Together, members of Assembly considered the proposal, discussing the meaning of the word sovereignty, considering the implications of this decision for our national polity and for our life as the church, and working towards a consensus view on the matter. The process of discussion and deliberation was important.

The decision of the Assembly recognised that Sovereignty is the way in which First Peoples understand themselves to be the traditional owners and custodians of the land. This land has been cared for and cultivated by the First Peoples for tens of thousands of years before our time. What we have in the land on which we live, represents both the creative forces at work over time, and the careful custodianship of these peoples.

The proposal also referred to the Statement from the Heart which was adopted in 2017 at Uluru, which indicated that Sovereignty is understood by the First Peoples as a spiritual notion, reflecting the ancestral tie between the land and the First Peoples. Sovereignty looks like a formal, legal term, to those of us used to the Western way of thinking. Not so for Indigenous peoples. Sovereignty has a deep spiritual resonance. We need to ponder that dimension more fully.

This decision built upon the earlier decisions of the Uniting Church in earlier years. There was an early action where Uniting Church people stood in solidarity with the Yungngora people (at Noonkanbah Station near Fitzroy Crossing in WA) to oppose the unlawful and destructive activities of western corporations on their traditional lands. 

There was agreement at a national level to establish a distinctive body for Aboriginal and Islander peoples within the Uniting Church, a body known as the Congress, with its own leadership and decision-making processes. Early in its life, the then National Chairperson of Congress spoke of our gifts of Aboriginal spirituality, our culture, our Aboriginal way of loving and caring, our instinctive concern and … every good aspect about being Aboriginal and Islander. Congress provides a means for those aspects to be highlighted and articulated. 

There was the decision to adopt a process of deliberation and discernment in our meeting procedures which valued and honoured the way that First Peoples meet, talk, listen, and decide. It’s been a process that has challenged the presuppositions and assumptions of a western style of decision-making: propose, oppose, debate, argue, vote, decide, and then enforce the decision no matter what. Instead, we are challenged to listen, pause, seek to understand, look for commonalities, be open to the leading of the spirit, ensure that everyone’s voices are heard, and make a decision only when we are sure that we are able to move on together with consensus, or at least high-level agreement, about the matter.

There was the formalising of a Covenant between the Congress and the UCA as a whole. This recognised the special significance of the First Peoples and urges us to place our relationship with them at the heart of all that we decide to do. Covenant is a rich biblical idea which can inform how we function in our relationships together. In making this Covenant, the then President of Assembly prayed that it might unite us in a multi-racial bond of fellowship which will be a witness to God’s love for us all and a constant challenge to the continuing racism which oppressed you and separates us in this land and that it might move us towards a nation which provides justice and equity for all. That’s a prayer that holds good, still, today.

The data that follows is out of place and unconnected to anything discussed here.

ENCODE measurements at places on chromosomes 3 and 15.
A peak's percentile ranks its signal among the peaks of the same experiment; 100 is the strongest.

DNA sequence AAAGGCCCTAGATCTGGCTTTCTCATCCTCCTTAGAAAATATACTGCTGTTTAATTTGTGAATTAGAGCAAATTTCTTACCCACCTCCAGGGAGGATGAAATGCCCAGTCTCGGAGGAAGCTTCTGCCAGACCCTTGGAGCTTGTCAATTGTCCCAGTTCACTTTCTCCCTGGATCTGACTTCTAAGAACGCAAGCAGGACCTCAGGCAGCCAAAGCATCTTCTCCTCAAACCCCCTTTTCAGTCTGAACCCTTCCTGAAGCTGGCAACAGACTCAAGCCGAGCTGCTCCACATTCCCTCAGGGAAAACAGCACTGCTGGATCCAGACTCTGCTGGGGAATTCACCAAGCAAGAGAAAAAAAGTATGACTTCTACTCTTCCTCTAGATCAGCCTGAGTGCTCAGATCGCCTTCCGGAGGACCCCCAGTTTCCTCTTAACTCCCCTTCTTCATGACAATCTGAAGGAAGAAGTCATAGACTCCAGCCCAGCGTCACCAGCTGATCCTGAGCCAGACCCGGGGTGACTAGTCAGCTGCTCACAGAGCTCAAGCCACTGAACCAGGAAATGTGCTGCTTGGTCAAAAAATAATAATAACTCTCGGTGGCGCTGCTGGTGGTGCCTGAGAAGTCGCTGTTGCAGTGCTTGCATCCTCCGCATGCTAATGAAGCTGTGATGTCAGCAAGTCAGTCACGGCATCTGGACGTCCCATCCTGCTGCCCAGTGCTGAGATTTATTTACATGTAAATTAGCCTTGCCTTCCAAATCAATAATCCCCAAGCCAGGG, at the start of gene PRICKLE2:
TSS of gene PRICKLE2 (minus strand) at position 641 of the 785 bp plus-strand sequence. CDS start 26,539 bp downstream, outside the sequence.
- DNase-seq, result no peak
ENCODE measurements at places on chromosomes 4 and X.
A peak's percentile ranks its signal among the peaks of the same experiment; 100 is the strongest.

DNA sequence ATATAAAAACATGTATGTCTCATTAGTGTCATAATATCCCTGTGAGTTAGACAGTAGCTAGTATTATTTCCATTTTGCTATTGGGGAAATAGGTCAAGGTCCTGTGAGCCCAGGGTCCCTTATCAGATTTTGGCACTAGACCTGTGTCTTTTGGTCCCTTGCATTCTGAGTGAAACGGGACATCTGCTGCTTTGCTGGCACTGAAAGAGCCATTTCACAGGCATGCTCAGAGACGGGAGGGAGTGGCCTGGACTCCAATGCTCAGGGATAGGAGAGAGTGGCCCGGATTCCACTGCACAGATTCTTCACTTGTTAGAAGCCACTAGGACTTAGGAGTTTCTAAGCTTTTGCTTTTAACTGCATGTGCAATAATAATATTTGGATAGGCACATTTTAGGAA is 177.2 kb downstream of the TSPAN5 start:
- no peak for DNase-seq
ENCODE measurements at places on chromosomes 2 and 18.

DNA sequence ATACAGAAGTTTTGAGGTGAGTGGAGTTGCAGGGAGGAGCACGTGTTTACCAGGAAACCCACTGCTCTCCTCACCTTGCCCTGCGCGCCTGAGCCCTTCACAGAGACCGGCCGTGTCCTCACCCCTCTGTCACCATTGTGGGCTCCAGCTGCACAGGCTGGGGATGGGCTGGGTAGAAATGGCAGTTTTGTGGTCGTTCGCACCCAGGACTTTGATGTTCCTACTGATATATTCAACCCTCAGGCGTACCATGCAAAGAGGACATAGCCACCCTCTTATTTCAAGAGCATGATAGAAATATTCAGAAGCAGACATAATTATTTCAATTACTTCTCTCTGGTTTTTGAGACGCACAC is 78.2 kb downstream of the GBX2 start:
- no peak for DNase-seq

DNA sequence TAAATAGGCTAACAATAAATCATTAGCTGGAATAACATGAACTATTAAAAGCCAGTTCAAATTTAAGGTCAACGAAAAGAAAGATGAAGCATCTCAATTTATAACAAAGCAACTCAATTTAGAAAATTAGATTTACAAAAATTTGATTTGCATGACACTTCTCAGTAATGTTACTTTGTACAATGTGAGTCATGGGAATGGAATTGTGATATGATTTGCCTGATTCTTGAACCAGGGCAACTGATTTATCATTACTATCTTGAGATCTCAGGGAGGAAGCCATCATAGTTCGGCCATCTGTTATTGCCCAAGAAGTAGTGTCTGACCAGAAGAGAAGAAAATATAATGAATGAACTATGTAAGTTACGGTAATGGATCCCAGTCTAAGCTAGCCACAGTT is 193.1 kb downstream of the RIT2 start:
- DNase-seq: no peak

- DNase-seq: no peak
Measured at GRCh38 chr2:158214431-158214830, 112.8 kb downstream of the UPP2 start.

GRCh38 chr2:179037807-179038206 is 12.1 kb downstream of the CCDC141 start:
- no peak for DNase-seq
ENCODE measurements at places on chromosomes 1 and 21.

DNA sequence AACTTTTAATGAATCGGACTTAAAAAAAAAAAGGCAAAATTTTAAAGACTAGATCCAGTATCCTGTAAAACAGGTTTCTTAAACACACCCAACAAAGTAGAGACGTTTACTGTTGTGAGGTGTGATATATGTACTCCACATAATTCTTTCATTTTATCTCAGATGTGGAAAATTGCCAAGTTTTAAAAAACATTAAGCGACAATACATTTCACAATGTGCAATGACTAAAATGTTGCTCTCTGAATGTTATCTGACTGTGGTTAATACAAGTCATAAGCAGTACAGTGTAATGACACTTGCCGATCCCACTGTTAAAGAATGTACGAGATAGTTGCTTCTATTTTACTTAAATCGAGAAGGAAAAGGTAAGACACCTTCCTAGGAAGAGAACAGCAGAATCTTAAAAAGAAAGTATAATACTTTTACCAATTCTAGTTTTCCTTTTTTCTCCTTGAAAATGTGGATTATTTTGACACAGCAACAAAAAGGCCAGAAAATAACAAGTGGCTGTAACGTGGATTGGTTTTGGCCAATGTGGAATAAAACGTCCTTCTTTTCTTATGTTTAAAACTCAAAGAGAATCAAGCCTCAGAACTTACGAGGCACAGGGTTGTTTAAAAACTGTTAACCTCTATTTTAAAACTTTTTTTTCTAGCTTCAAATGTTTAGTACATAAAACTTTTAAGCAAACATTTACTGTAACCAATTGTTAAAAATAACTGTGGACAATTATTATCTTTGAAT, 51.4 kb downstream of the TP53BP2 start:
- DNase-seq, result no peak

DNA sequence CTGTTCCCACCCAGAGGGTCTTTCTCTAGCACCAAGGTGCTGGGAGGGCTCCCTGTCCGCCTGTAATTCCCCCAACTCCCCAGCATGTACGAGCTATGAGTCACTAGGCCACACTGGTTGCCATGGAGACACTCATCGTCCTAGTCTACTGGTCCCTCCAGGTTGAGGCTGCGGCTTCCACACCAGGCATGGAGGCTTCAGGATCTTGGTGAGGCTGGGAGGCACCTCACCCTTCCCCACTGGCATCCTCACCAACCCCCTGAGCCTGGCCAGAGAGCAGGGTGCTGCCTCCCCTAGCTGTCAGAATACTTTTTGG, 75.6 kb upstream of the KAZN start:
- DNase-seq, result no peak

There was the adoption of a revised Preamble to the Constitution a decade ago, in which the church acknowledged the tragic history of colonisation, and affirmed that the First Peoples had already encountered the Creator God before the arrival of the colonisers, and the Spirit was already in the land revealing God to the people through law, custom and ceremony. That is a hugely important theological affirmation and I sense that we will be working out the implications of this affirmation for quite some time to come.

And more recently there was a gathering in Canberra of Uniting Church people from across the continent, converging in the nations capital to affirm that, as First and Second Peoples, we are hopeful that all may see a destiny together, praying and working together for a fuller expression of our reconciliation in Jesus Christ. Reconciliation is a key matter for us as a church, something that we need to continue to place at the fore of our life together.

This week, the Presbytery of which I am a member in Western Australia met on Noongar country and was led by elders and leaders of the Noongar peoples in a consideration of the implications of the decision to affirm that the First Peoples are sovereign in this land. What does it mean for us to value and hold to the covenant relationship, to affirm the sovereignty of the First Peoples, to shape our church life on the principle of reconciliation based on justice, and to advocate for these values in our national life? There are lots of challenges involved in these matters. The Chair of Congress in WA told us that “what we are talking about today is big business”. 

I’m reading rather carefully through a recently-published book by Chris Budden, Why Indigenous Sovereignty Should Matter To Christians. Chris writes that “affirming Sovereignty is a way [Australia’s First] people can reclaim their place, identity, dignity, access to economy, spirituality, and humanity. It is an action that may contribute to reconciliation.” (p.11)

May we play a constructive and enthusiastic part in ensuring that this process continues!

See also
https://johntsquires.wordpress.com/2018/08/13/affirming-the-sovereignty-of-first-peoples-undoing-the-doctrine-of-discovery/
https://johntsquires.wordpress.com/2018/08/10/the-sovereignty-of-the-first-peoples-of-australia/